MORE: Caps make a pair of roster moves

Quick Links

3 reasons the Caps beat the Sabres

3 reasons the Caps beat the Sabres

The Caps could not shake Buffalo for two periods, but a dominant finish on Saturday helped them pull away for a 5-1 win. Here's how they finally put away the Sabres.

A quick start

Strong starts go a long way towards helping a team in the middle of a slump. It's a confidence boost for a group in desperate need of one and the Caps got that boost on Saturday from Evgeny Kuznetsov. Kuznetsov used his wheels to zip in behind the defense and score just 50 seconds into the game. Washington led 1-0 at the end of the first, just the second time in 19 games they have held a lead after the opening 20 minutes.

RELATED: SEE THE 3 STARS FROM CAPS-SABRES HERE

Andre Burakovsky snapping a second period slump

It looked in the second period like the Caps were caught trying to protect the lead again, but Andre Burakovsky woke the team back up with his incredible highlight end-to-end goal. It really looked like Buffalo was going to tie the game at one, but instead, Burakovsky extended the lead to two. Going end to end the way he did shows a player who is starting to play with some confidence, something Burakovsky has lacked for much of the season.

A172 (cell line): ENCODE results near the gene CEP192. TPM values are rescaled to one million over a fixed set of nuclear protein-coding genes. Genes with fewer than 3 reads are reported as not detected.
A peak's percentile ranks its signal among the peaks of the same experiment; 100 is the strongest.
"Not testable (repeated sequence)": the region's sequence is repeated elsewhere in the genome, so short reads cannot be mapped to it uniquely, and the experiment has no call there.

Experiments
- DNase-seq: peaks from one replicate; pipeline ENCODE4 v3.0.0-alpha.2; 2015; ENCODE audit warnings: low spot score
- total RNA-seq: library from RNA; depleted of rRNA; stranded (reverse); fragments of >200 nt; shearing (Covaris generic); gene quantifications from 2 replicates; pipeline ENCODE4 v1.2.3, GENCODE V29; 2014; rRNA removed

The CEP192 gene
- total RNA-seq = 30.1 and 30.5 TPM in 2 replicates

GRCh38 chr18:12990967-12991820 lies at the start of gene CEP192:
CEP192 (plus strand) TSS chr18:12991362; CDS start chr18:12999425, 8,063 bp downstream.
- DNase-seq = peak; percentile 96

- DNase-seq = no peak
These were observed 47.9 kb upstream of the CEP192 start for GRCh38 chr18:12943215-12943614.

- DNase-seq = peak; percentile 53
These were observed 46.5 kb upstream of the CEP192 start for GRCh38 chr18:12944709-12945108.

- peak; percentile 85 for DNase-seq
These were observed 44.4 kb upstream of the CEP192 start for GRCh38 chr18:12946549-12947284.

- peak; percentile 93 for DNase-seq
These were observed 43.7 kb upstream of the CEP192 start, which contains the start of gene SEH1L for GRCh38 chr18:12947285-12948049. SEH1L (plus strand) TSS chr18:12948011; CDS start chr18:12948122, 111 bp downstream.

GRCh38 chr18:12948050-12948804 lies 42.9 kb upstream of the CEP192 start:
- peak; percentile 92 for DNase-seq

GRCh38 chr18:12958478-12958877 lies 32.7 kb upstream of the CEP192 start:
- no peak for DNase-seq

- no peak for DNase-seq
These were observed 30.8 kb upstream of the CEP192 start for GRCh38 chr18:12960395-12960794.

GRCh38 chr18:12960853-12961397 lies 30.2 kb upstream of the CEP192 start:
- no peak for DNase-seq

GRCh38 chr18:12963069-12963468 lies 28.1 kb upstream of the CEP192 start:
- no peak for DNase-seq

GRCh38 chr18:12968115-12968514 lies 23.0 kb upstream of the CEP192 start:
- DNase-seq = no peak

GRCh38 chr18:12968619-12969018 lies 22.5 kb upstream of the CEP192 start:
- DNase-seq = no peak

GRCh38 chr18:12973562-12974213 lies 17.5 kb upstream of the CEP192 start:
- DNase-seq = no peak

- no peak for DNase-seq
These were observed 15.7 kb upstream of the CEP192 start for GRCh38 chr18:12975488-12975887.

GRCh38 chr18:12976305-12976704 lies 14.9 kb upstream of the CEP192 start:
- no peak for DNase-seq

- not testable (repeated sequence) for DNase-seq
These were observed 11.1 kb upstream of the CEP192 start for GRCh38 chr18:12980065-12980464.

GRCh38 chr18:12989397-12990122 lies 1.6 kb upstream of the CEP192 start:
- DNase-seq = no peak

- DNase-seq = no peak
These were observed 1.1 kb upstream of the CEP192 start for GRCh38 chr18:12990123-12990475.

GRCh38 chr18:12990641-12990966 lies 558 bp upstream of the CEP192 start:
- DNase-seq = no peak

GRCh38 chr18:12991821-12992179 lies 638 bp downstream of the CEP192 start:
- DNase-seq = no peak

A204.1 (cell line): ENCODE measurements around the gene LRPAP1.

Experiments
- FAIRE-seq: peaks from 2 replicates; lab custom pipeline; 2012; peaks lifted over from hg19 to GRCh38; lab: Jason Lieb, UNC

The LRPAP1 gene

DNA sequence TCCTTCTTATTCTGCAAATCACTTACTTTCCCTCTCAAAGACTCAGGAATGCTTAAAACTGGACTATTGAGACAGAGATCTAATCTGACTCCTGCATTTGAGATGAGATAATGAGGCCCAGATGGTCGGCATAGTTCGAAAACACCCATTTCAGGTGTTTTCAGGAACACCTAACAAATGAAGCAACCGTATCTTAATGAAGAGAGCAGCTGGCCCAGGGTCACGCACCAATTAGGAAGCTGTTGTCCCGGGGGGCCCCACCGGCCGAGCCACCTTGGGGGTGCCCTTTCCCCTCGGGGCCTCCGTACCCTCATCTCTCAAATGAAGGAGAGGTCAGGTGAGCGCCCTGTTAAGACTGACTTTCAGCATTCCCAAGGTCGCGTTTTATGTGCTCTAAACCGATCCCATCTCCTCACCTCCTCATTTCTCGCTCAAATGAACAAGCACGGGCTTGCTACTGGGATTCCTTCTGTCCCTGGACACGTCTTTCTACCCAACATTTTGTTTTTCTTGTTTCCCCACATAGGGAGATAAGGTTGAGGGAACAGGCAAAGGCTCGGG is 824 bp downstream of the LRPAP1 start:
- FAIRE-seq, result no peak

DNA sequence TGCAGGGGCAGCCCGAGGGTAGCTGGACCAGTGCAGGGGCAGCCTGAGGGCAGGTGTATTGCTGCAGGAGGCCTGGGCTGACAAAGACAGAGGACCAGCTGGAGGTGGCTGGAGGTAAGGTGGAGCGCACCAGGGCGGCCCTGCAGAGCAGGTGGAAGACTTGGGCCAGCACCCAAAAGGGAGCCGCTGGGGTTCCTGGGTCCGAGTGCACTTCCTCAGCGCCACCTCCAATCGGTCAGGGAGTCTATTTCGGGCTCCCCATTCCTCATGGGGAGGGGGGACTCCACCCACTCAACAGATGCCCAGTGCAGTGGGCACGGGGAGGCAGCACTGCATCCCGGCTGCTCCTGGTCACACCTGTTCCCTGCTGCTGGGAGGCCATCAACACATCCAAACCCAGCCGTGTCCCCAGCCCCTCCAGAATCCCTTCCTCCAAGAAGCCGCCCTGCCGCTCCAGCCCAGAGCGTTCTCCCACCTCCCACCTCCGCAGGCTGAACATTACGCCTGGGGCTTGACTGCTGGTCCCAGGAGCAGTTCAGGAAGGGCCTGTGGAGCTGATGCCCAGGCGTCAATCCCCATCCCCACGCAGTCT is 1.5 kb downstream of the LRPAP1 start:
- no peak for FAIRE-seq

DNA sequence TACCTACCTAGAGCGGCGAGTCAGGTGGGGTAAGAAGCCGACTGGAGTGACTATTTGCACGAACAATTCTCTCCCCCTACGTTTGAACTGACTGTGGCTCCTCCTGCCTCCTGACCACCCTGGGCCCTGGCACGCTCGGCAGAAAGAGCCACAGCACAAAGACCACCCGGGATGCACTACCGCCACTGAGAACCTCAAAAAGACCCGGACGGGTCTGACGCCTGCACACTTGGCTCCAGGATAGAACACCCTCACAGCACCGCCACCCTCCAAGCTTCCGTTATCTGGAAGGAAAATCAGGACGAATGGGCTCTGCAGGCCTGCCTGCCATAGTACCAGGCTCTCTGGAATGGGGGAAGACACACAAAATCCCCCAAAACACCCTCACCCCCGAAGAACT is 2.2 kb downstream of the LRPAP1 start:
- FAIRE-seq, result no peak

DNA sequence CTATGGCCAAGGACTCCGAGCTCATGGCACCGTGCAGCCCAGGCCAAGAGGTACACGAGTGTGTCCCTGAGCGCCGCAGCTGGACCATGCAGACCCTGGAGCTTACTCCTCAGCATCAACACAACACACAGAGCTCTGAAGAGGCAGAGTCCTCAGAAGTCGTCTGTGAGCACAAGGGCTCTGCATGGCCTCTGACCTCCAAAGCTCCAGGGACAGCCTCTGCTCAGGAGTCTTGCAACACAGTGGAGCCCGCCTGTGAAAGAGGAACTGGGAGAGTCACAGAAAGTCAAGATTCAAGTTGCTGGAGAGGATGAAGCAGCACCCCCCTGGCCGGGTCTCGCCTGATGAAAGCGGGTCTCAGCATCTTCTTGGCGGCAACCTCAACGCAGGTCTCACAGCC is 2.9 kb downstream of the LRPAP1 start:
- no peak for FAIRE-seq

Ovechkin's two-goal third period

Buffalo would not go away. Sam Reinhart got the Sabres on the board just 14 seconds into the third period and suddenly the Caps found themselves in a one-goal game again. But Ovechkin ended any hopes for the comeback as he struck in the top corner of the net on the power play from the office. He would later add a deflection goal to extend the lead to 5-1, giving a scuffling Washington team the dominant win they so sorely needed.

Quick Links

3 stars of the game: Caps erupt in 3rd for dominant win over Sabres

3 stars of the game: Caps erupt in 3rd for dominant win over Sabres